So what's an endowment, anyway?
In heritage terms, here at the land-grant, let's call it the seed-corn: a resource we don't eat, but plant. Endowment funds are those we don't spend, but invest, using the income to fund scholarships, professorships, building improvements, or a host of other desirable things.
The Flavin Chair for Entrepreneurship is an endowment. So is part of the $6 million gift that established the Isenberg School of Management. Endowments that result in named professorships and buildings tend to be big gifts; little gifts are needed too. Next time: So What About Us Little Donors?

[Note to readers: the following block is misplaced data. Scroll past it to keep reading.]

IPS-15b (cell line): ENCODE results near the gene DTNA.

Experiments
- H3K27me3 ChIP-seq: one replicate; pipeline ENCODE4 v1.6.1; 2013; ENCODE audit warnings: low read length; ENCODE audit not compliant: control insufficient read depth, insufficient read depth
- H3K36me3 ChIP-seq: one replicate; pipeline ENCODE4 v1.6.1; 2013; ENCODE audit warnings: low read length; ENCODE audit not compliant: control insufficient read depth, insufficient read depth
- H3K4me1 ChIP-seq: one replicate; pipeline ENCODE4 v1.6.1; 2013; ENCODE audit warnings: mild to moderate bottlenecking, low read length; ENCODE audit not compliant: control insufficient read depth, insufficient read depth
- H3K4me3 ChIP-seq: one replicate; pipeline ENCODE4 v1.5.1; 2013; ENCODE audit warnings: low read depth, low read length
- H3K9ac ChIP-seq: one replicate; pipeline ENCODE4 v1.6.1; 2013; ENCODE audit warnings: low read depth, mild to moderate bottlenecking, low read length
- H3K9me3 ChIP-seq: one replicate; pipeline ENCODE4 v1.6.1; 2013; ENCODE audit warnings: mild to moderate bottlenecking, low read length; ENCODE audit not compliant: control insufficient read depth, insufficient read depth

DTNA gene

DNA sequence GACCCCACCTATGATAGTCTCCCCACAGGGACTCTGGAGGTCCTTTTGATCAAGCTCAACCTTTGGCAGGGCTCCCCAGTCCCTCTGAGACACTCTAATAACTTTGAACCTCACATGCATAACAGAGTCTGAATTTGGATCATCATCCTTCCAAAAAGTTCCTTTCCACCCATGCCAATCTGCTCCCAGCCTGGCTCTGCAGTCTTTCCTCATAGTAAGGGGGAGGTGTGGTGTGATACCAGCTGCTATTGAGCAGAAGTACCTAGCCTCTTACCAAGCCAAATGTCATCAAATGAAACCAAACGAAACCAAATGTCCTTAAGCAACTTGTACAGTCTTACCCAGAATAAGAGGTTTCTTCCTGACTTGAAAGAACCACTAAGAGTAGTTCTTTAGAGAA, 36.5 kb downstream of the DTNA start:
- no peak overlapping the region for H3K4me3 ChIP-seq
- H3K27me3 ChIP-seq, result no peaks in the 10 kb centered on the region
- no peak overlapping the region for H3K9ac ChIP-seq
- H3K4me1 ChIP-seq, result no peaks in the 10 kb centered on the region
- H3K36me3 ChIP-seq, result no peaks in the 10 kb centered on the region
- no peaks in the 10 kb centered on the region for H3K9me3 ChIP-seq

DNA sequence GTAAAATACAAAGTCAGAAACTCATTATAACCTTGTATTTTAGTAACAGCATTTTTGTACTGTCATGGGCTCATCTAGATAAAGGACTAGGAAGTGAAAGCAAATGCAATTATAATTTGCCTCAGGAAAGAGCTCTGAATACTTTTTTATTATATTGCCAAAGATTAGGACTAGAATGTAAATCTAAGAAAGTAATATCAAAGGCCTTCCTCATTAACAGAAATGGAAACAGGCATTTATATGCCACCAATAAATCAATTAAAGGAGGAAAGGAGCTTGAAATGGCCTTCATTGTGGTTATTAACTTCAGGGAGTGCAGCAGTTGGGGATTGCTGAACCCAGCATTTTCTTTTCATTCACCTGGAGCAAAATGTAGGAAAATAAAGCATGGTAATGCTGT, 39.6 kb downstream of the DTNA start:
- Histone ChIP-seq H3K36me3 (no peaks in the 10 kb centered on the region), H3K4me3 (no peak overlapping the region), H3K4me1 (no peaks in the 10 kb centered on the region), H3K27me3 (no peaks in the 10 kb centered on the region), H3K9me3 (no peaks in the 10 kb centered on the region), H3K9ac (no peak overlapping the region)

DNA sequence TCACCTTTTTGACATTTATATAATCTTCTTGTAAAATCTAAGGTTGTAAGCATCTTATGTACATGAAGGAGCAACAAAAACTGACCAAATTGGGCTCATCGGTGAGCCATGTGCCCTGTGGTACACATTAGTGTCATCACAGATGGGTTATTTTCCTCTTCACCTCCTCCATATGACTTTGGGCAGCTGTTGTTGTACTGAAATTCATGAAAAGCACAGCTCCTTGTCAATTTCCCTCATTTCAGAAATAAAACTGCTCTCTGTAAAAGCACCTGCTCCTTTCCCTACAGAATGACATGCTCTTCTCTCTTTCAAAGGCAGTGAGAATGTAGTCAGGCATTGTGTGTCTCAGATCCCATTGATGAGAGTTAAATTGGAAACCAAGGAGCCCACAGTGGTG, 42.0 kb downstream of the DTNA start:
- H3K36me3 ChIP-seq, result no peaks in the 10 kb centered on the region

At nine o'clock on a weekday morning, Gene and Ronnie Isenberg are sitting still for an interview in the large, elegant living room of their Park Avenue apartment. Gene is eating an overstuffed omelet and drinking the coffee he's just fetched from a nearby Starbucks. The chairman and CEO of Nabors Industries (the world's largest oil drilling company) and donor, with Ronnie, of the largest gift ever received by UMass ($6 million to expand the School of Management building and endow a SOM chair) seldom sits still for long. His work requires frequent travel to Houston, where Nabors is headquartered, as well as to Yemen, Venezuela, Saudi Arabia: wherever the company is drilling. Isenberg is also pleased to note the fashion in business entertaining for taking clients golfing, shooting, and fishing in interesting places; he has cast lines in Russia, Alaska, and, recently, Labrador. Add to these work-related travels their homes in New York, Martha's Vineyard, and Palm Beach, and you can see why both Isenbergs move around quite a bit.